Operating leverage is a large component of business risk and is defined by Investopedia as the process by which the revenue generated from additional sales exceeds incremental costs. When businesses engage in operating leverage, they are increasing their efficiency ratio by having little to no variable costs associated with production or services. Risks associated with increased sales can be offset by management actions that have very minimal effects on balance sheet items such as assets and equity. Operating leverage should not be confused with financial leverage, a concept that defines a company’s ability to finance its assets through debt rather than equity.
Operating Leverage Explained by Aron Govil
As an example of operating leverage at work, consider a publicly-traded grocery store chain experiencing significant growth across its total number of locations. As the company is able to regularly increase revenue at each location, costs associated with labor and supplies will also rise.
Thanks to operating leverage, however, the incremental costs of each additional sale are de minimus in relation to company-wide profits. If grocery store A doubles its number of locations within a year, it would stand to reason that operating expenses would roughly double as well. The total cost for rent, utilities, and other regularly incurred expenses (at least on an aggregate basis) does not change dramatically when new stores open up. As long as total revenue outweighs these fixed costs per location, the company remains profitable throughout this growth spurt irrespective of whether individual margins are high or low. Operating leverage can best be compared with an adjustable interest rate loan, where the rate of interest is based on a set payment schedule.
As operating leverage becomes more prevalent within a company, it has the potential to increase profits at an accelerated rate. For example, if one restaurant location doubles its revenue in a given year there’s less pressure on incremental costs relative to results generated across an entire chain of eateries. You can best understand operating leverage as “added” sales resulting in massively positive effects on net income without being bogged down by increased expenses. Operating leverage also allows companies to better withstand tough economic climates by maintaining consistent margins.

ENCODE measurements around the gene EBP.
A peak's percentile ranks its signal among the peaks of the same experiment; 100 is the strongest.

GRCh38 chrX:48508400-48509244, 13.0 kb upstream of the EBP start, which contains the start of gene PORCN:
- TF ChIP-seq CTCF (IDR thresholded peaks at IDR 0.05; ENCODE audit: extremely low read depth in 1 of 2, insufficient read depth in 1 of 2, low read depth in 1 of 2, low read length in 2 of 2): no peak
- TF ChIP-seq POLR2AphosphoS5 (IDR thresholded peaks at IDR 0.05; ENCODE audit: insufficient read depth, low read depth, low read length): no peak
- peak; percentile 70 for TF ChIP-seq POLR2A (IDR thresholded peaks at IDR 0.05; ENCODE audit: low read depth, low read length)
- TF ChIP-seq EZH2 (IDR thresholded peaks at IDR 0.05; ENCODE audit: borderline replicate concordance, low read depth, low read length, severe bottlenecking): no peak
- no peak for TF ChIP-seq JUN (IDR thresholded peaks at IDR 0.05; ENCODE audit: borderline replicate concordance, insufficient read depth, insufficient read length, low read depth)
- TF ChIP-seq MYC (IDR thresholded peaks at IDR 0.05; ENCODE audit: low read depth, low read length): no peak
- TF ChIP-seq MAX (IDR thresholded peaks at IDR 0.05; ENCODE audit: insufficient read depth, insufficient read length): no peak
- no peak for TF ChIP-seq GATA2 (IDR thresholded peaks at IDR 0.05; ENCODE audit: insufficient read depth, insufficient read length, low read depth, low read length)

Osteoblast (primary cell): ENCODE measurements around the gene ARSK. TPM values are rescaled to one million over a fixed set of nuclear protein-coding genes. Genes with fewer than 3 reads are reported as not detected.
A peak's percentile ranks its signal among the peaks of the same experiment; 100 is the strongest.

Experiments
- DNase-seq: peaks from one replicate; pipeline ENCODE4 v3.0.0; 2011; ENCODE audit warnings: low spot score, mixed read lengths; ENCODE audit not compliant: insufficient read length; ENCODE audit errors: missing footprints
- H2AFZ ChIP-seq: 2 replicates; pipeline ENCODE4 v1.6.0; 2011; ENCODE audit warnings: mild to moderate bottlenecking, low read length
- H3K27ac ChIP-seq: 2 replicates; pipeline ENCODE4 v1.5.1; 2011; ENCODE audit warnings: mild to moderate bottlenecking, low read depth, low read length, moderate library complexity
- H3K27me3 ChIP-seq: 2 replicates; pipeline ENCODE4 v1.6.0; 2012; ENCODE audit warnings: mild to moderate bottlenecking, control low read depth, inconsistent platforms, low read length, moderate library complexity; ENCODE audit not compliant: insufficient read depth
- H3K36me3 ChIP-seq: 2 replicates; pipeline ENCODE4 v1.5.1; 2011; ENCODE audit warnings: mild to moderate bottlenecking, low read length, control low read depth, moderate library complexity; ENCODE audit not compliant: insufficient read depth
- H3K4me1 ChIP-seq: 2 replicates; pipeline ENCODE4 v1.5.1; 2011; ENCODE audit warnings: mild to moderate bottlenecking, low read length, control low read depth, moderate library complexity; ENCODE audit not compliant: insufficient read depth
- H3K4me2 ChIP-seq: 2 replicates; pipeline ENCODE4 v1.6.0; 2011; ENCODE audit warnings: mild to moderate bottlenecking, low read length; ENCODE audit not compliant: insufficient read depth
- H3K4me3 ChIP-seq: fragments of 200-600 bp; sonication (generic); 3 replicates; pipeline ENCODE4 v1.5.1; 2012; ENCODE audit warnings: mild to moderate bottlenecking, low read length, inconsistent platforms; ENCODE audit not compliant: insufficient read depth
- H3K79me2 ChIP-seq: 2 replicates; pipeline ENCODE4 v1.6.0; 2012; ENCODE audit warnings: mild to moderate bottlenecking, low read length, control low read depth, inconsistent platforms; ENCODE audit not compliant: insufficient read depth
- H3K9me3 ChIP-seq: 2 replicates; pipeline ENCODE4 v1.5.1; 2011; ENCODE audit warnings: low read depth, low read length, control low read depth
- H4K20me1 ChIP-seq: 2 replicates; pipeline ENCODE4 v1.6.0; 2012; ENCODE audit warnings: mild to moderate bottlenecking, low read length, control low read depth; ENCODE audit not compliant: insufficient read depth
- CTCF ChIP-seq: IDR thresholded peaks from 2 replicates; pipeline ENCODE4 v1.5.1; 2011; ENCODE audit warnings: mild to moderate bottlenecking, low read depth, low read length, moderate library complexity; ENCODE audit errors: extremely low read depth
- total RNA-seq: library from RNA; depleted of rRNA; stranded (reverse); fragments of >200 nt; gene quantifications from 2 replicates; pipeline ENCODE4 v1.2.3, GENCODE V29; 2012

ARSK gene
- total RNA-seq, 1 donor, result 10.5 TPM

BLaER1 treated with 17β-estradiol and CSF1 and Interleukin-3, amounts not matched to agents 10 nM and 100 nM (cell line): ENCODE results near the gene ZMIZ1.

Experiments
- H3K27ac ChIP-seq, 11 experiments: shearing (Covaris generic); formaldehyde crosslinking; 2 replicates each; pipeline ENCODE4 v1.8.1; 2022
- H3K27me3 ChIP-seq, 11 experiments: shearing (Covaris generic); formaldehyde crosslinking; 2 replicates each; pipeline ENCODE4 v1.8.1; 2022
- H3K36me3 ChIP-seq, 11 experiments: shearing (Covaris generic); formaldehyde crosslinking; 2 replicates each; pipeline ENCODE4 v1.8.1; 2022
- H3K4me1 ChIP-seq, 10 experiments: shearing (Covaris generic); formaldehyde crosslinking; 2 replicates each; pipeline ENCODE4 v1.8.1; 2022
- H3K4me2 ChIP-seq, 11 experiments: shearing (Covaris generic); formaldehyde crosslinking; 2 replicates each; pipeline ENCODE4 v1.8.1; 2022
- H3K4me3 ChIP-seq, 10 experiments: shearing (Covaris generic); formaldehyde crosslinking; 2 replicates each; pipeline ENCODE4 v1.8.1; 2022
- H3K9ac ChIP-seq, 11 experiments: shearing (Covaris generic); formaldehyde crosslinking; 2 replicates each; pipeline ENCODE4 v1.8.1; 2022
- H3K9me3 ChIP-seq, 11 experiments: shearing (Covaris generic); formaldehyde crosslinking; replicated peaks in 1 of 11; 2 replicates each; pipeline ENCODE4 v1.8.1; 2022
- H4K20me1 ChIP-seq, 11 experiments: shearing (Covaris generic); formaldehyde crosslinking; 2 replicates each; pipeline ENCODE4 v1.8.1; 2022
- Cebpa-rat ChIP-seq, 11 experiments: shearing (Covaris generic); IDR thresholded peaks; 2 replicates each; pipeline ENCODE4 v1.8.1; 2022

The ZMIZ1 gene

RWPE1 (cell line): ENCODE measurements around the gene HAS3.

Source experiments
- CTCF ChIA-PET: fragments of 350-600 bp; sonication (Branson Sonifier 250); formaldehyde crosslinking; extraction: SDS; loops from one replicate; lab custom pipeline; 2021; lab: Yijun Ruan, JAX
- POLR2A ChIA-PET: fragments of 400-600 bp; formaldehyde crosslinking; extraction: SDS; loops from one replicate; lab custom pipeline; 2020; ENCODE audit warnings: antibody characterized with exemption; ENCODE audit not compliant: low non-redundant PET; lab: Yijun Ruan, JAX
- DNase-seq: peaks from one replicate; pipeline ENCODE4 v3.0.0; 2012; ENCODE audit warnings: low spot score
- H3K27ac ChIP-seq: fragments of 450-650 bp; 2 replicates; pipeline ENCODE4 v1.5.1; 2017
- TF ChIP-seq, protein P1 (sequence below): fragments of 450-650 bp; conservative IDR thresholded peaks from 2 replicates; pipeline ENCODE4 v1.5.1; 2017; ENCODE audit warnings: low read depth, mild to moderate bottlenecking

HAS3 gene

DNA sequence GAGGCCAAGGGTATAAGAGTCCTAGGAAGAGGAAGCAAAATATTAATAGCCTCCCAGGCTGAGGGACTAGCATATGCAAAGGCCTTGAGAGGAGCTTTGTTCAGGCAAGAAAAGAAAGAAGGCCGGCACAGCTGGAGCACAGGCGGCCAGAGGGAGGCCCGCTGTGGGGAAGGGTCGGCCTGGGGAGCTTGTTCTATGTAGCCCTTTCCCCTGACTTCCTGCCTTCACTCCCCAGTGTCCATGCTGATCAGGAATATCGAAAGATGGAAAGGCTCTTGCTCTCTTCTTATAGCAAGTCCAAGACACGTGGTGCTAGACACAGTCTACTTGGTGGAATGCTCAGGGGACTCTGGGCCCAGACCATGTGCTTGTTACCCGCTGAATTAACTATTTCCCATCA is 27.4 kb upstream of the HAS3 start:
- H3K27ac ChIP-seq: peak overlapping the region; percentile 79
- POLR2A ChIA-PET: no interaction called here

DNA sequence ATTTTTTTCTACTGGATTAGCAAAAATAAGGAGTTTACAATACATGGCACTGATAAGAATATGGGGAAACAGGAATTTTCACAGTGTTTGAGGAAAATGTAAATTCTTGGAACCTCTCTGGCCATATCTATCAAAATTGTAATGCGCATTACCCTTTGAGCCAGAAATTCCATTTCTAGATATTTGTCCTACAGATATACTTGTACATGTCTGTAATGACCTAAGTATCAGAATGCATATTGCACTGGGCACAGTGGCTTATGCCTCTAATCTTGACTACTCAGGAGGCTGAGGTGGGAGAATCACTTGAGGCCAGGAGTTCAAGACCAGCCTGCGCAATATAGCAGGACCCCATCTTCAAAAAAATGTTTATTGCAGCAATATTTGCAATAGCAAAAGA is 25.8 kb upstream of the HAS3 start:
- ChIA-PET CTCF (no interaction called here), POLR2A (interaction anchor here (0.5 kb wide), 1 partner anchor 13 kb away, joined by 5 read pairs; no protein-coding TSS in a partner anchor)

When Does Operating Leverage Work Against Businesses?
Aron Govil says If you use our grocery store analogy again but assume that revenue growth outpaces incremental cost increases over the years, the grocery store chain is in danger of falling into the trap of negative operating leverage. This situation often occurs when companies are not able to maintain a consistent revenue stream across a growing number of locations. If costs increase faster than sales, businesses can quickly become less profitable and cash-flow positive.
Operating leverage can work against a business in several ways:
Increased expenses associated with rapid expansion:
The company keeps adding new stores but increases its spending on advertising and promotions each time it opens up another location. As costs begin to rise without the corresponding benefit of increased consumer traffic, margins across the entire chain will get smaller.
Inventory inflation or purchasing issues:
A dramatic surge in demand for goods could lead to product shortages that reduce profits from an otherwise successful revenue stream. If the business is experiencing more customer traffic than it can handle while trying to keep merchandise in stock, operating costs will rise while revenues stay flat.
Lack of flexibility:
As an example, one grocery store chain that we spoke with recently told us that its margins were negatively affected by high employee turnover rates. Turnover is often higher when locations are experiencing significant growth within a short period of time, driving up associated labor costs at the same time as new operators make mistakes with their initial inventory and purchasing decisions.
How to Prevent Negative Operating Leverage
The best way for companies to avoid negative operating leverage is through balancing expansion plans with available cash flow. As long as sales continue to increase at a faster rate than operating costs, businesses will have a positive impact on net income. If a company can’t generate enough revenue to offset increased expenses, it’s probably time to slow down the rate of expansion or cut back on operating expenses across all locations rather than just a few.
A company can increase profits at a fast rate if operating expenses do not rise as quickly as sales. This is the magic scenario that every business executive wants to achieve, whether they’re dealing with one location or thousands of stores all over the world. Unfortunately for many executives, their employees and customers often won’t allow them to capitalize on this opportunity.